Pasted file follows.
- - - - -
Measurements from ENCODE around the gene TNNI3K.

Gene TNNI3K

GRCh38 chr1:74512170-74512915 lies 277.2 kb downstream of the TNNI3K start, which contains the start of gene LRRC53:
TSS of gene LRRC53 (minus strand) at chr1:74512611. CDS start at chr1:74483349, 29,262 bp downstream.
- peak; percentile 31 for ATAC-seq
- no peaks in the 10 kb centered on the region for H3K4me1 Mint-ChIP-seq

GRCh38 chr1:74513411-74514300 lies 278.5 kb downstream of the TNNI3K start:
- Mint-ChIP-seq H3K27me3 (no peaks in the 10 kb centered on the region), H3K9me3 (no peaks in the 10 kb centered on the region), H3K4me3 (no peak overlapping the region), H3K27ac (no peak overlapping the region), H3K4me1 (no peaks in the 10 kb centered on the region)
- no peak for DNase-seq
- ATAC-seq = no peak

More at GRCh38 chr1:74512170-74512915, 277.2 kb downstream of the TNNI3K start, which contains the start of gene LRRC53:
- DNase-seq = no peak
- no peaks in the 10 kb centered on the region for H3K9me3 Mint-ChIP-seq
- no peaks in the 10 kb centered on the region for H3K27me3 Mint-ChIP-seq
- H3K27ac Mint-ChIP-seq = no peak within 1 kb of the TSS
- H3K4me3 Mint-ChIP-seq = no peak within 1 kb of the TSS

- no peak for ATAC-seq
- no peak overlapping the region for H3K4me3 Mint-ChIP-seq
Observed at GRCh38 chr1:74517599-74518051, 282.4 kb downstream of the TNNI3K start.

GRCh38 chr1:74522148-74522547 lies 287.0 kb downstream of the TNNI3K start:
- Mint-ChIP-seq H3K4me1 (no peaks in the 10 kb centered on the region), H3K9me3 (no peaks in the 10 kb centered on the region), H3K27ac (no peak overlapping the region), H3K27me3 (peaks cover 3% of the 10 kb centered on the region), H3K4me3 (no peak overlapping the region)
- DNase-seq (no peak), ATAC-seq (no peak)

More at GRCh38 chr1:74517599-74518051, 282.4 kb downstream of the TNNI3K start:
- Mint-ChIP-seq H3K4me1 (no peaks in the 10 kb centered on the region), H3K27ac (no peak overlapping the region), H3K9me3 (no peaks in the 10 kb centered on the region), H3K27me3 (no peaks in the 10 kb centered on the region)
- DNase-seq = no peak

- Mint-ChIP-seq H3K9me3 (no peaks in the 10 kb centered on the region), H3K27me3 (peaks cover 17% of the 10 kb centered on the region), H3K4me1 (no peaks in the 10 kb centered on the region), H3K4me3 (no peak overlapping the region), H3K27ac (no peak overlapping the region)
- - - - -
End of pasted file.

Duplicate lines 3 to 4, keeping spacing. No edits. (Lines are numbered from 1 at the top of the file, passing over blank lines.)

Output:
GRCh38 chr1:74512170-74512915 lies 277.2 kb downstream of the TNNI3K start, which contains the start of gene LRRC53:
TSS of gene LRRC53 (minus strand) at chr1:74512611. CDS start at chr1:74483349, 29,262 bp downstream.